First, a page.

Next generation of entrepreneurs ‘needs our help and support’

Study by Barclays Business Banking shows 34% of kids aged eight to 16 in the North West would like to run their own businesses in areas such as app development and video games. Tony McDonough reports

Children attending a Barclays Eagle Lab session last week


One-third of schoolchildren in Merseyside and the North West want to run their own business when they grow up, a new survey has found.

Contrary to the idea that most kids just want to be celebrities, the study by Barclays  Business Banking of those aged eight to 16 found many wanted to run enterprises in areas such as building apps and developing video games.

Barclays estimates that if if this entrepreneurial spirit is nurtured, by 2025 the UK could create a future generation of entrepreneurs.

This could equate to 100,000 new businesses that would contribute an extra £23.3bn to the UK economy and create 400,000 new jobs.

However, further analysis reveals that the proportion of UK start-ups run by entrepreneurs aged 25 and under in 2016 was just 6%.

This is lower than any other age category of start-up owners, demonstrating a critical gap between ambition and the number of start-ups run by young people.

More than half of the youngsters in the survey were aware that entrepreneurs had to be prepared to take risks and many also believed that luck and family connections could be crucial.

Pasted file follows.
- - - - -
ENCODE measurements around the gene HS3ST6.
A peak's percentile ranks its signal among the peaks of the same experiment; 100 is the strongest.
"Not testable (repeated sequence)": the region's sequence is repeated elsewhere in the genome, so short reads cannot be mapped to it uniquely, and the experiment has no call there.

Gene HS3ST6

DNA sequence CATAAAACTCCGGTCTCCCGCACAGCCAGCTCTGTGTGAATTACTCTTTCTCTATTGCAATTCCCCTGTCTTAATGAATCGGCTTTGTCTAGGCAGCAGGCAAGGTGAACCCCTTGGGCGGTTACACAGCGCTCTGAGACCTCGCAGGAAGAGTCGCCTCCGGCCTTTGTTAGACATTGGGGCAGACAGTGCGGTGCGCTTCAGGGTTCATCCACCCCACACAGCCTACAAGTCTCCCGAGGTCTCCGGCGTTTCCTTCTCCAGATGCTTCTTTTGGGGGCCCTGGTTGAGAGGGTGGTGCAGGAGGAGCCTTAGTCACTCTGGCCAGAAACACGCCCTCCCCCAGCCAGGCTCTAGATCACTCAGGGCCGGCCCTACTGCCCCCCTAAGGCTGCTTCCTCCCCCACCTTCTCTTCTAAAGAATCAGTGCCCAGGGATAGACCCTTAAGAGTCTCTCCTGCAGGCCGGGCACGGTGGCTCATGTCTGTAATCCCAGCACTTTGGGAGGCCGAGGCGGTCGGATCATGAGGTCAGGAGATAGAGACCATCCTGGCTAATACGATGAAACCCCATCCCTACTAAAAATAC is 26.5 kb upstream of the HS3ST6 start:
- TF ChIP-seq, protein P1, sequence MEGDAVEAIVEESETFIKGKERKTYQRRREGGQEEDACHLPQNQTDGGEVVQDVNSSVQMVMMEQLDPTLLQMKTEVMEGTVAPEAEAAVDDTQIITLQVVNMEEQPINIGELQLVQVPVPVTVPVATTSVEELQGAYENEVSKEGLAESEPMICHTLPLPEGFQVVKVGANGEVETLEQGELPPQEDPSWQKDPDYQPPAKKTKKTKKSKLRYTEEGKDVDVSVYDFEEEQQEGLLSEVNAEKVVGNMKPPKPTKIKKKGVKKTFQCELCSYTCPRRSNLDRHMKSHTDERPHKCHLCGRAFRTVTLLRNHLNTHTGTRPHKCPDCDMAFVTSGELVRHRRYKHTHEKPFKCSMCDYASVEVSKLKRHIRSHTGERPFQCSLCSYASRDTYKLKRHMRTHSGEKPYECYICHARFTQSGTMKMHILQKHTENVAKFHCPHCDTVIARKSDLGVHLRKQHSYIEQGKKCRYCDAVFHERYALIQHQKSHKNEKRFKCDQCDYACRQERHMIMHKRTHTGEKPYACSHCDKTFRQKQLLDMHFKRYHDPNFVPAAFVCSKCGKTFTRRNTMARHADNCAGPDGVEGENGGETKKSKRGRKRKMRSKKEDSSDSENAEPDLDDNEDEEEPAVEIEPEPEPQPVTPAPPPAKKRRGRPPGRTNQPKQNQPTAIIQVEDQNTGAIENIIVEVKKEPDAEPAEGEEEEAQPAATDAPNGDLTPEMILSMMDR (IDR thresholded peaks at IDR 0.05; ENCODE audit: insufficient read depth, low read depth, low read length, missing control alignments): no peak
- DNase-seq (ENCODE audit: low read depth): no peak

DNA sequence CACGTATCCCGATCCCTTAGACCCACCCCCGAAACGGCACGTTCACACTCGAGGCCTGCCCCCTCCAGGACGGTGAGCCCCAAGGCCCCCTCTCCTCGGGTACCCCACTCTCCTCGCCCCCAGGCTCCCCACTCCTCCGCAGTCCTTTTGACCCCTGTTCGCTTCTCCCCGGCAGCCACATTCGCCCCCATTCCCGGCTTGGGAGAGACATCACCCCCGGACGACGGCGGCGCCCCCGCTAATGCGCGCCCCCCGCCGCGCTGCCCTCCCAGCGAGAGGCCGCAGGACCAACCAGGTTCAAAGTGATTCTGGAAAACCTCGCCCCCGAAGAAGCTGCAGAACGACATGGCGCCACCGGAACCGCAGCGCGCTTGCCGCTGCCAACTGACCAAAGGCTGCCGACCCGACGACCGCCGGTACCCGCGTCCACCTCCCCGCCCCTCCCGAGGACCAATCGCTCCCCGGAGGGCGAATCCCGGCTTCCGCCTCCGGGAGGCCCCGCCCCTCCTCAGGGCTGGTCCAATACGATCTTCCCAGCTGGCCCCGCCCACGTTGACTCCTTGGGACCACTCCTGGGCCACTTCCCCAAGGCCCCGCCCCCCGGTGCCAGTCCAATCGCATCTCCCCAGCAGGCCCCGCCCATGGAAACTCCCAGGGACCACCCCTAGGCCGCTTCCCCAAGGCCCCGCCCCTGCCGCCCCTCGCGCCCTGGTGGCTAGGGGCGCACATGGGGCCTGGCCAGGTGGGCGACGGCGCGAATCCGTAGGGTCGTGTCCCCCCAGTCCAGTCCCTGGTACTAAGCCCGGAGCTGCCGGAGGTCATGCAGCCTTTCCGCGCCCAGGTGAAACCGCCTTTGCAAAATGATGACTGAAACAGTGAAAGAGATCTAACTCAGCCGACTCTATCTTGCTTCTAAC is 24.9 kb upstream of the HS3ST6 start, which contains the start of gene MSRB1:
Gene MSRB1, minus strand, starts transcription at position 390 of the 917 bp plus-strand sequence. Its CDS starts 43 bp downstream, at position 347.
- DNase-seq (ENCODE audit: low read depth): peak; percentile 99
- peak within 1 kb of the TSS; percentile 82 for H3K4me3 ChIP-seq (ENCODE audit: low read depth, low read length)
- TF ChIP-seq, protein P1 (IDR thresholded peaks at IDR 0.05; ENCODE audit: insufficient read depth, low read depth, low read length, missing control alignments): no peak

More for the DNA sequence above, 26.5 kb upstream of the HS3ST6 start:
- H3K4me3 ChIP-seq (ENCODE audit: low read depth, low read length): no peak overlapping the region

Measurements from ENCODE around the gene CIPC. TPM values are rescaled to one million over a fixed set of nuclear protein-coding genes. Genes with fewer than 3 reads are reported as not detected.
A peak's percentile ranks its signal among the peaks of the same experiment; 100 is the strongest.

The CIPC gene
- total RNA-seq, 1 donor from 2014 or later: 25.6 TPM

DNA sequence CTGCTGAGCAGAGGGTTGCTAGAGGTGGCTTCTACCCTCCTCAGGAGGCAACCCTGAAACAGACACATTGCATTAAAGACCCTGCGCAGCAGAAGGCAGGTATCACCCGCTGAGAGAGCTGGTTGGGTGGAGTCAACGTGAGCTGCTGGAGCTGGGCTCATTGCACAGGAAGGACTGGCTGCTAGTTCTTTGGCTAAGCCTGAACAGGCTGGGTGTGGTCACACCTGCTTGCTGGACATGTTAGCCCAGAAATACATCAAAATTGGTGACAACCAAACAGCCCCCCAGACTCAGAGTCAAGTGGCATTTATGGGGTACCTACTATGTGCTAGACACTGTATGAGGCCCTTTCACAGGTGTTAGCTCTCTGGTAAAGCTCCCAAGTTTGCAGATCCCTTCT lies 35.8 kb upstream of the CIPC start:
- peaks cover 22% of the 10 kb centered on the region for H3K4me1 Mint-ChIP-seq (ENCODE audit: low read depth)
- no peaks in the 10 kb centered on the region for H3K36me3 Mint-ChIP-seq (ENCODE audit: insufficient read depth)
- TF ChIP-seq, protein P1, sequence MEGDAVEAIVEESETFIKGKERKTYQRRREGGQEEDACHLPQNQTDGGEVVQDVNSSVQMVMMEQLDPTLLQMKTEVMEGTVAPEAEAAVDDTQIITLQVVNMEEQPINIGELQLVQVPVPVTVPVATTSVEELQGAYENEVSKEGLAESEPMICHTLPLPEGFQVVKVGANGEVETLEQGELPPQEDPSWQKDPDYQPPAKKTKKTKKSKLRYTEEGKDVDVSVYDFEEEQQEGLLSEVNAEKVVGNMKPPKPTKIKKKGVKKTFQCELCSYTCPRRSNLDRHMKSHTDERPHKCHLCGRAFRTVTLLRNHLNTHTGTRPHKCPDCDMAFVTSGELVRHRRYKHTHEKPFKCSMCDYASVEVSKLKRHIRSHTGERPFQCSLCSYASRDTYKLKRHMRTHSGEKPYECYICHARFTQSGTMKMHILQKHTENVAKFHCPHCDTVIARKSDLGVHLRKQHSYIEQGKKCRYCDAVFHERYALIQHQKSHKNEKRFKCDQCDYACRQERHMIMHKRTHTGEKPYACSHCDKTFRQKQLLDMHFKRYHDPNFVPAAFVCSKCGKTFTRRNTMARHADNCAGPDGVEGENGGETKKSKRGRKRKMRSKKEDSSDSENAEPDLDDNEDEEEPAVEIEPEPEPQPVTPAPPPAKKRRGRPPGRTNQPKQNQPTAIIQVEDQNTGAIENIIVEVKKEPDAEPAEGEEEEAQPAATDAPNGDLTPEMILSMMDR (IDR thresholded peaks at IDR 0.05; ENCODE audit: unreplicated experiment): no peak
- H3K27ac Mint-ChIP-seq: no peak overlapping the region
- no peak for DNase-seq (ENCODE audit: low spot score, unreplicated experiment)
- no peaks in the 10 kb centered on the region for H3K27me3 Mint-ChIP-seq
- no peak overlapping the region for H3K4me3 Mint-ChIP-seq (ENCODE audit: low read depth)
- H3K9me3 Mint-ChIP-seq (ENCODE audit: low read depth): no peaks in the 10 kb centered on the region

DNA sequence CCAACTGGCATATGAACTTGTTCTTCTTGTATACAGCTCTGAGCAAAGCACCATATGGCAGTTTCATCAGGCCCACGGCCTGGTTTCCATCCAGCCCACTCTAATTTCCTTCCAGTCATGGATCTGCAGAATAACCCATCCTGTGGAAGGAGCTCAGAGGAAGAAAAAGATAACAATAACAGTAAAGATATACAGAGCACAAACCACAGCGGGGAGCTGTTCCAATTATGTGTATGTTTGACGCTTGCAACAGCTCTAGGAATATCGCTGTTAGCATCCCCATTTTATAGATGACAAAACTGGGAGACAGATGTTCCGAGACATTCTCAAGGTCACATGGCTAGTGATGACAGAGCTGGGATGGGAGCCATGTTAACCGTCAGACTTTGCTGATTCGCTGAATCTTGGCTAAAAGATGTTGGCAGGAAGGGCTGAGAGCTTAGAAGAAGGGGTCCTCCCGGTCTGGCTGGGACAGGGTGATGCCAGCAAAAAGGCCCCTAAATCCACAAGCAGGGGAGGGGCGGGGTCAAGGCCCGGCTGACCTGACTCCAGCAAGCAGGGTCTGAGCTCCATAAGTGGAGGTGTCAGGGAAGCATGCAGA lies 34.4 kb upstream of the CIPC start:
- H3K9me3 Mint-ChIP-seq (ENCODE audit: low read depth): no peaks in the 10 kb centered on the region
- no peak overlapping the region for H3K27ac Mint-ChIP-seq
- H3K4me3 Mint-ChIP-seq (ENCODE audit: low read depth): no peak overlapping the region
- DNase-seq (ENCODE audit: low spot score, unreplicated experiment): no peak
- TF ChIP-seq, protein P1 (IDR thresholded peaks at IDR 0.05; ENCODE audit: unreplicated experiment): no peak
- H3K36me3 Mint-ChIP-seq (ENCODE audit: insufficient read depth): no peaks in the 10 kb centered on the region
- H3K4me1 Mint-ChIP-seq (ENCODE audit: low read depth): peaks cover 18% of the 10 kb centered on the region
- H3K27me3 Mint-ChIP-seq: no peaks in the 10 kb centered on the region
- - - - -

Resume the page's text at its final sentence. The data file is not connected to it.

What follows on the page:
There was also confusion about the word ‘entrepreneur’ among 25% of the respondents with some confusing the terms for  a ‘French man’, a ‘magician’, or a ‘circus man’.

Barclays says if the ambitions of these young people aren’t nurtured then the  UK risks being left behind other countries.

Ian Rand, chief executive of Barclays Business Banking, said: “It’s no surprise that the UK has a generation of ambitious entrepreneurs waiting in the wings.

Young would-be entrepreneurs need all the help we can offer, says Barclays


“However, something is going wrong as this passion from the younger population is not translating into numbers of start-ups run by those aged 25 and under.

“If we want this talent and ambition to flourish, we all need to encourage children who should have access to the right tools and resources to convert their dreams into the businesses of the future.

“We’re calling on the rest of the industry and government to get behind the next generation of entrepreneurs.”

Barclays says it is making its own contribution to this through its LifeSkills programme which teaches 11-24 year olds vital skills needed in the world of business.

The bank runs events for younger children through its regional Eagle Labs network. And Eagle Lab has just been opened at Avenue HQ, a ‘collaborative’ working space in Liverpool’s Mann Island.

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